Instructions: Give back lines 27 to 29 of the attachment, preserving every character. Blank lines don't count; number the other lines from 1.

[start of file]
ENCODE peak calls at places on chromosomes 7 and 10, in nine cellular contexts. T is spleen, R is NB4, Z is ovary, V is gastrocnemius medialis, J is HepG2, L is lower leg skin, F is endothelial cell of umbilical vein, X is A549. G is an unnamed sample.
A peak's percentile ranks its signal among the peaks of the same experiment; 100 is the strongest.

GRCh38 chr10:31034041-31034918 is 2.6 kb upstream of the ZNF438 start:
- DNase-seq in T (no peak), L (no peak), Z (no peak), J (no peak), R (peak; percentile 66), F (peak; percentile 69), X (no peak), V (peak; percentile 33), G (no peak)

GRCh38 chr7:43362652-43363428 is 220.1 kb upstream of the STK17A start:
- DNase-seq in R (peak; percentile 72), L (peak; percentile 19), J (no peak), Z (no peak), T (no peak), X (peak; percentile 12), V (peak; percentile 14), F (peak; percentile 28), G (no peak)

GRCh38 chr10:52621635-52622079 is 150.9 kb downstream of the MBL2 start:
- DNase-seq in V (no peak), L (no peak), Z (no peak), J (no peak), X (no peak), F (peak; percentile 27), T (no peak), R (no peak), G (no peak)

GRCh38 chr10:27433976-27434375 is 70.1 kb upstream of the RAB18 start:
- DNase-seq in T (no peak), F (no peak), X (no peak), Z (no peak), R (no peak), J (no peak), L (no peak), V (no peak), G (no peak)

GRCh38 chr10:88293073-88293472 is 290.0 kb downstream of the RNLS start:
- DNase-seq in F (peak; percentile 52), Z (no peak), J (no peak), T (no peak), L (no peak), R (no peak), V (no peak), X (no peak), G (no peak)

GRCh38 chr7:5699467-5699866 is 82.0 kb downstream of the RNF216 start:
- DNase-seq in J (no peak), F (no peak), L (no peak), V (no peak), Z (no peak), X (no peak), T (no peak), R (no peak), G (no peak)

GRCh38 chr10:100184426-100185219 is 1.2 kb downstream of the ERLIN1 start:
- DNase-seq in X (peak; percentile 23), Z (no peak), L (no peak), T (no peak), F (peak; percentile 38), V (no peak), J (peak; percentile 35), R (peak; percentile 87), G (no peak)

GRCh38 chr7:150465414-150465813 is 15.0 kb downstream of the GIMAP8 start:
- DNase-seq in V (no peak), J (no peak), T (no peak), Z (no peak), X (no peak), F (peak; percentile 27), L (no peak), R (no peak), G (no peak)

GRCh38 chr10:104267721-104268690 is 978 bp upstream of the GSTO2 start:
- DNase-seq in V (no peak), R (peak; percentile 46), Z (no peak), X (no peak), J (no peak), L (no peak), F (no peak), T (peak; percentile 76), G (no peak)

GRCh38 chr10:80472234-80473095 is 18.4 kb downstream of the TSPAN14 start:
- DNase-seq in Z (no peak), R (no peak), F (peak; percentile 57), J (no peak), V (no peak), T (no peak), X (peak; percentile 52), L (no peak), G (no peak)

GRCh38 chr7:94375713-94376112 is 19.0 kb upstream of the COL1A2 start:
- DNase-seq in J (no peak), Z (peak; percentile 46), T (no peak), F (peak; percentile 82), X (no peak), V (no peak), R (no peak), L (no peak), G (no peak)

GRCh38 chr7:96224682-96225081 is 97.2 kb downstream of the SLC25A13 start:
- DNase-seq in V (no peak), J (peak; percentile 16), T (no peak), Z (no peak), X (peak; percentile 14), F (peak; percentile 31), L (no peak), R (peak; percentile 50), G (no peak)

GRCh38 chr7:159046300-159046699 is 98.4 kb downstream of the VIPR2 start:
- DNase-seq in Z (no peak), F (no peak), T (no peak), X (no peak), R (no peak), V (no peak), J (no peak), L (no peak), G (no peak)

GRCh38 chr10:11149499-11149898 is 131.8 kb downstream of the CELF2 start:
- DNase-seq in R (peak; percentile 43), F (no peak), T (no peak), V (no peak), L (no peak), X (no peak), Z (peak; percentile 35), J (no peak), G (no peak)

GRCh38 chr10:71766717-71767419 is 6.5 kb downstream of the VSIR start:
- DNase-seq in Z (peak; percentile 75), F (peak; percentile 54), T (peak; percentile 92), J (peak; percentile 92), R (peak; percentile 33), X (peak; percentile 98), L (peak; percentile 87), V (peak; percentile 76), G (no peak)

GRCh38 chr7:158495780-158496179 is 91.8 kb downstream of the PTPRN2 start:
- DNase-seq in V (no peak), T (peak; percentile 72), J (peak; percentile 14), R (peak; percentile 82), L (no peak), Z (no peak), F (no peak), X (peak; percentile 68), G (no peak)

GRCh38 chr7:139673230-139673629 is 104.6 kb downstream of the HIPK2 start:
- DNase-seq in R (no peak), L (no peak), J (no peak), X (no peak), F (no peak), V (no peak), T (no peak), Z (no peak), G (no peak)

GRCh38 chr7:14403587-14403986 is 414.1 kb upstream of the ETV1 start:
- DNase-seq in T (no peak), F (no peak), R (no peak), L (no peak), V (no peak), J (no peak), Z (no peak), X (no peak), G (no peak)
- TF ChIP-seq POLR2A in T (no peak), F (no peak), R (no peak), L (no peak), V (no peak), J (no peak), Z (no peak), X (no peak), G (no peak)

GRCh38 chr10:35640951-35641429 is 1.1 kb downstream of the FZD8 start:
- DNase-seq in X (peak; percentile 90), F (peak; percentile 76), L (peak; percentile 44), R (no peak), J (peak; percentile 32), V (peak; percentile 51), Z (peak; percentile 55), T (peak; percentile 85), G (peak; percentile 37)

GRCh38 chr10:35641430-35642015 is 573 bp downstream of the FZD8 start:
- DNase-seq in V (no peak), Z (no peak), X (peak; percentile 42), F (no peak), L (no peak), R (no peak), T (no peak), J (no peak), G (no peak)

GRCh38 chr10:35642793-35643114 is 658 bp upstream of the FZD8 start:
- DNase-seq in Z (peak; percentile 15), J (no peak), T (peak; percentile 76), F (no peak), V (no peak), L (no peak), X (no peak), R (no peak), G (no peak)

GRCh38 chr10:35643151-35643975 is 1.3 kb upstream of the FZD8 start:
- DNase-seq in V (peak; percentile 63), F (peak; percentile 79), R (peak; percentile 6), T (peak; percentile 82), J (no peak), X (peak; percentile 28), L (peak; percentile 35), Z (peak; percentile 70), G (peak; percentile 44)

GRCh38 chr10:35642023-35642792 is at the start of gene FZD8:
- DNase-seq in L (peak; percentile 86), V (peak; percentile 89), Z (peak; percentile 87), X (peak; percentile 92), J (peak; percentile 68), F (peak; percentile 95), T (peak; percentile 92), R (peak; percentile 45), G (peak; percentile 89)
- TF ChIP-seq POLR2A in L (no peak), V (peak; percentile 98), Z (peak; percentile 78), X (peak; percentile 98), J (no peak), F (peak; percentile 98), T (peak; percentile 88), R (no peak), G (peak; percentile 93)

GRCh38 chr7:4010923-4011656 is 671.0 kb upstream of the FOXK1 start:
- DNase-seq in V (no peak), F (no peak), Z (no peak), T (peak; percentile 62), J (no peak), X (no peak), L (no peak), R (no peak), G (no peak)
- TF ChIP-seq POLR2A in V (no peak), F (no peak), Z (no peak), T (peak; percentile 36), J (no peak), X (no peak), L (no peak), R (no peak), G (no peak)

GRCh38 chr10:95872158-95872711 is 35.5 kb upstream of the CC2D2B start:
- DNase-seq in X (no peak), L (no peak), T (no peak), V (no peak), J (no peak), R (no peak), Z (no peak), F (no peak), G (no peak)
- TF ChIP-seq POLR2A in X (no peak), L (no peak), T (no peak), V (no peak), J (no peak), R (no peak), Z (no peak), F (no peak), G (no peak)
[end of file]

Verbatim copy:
GRCh38 chr7:159046300-159046699 is 98.4 kb downstream of the VIPR2 start:
- DNase-seq in Z (no peak), F (no peak), T (no peak), X (no peak), R (no peak), V (no peak), J (no peak), L (no peak), G (no peak)

GRCh38 chr10:11149499-11149898 is 131.8 kb downstream of the CELF2 start: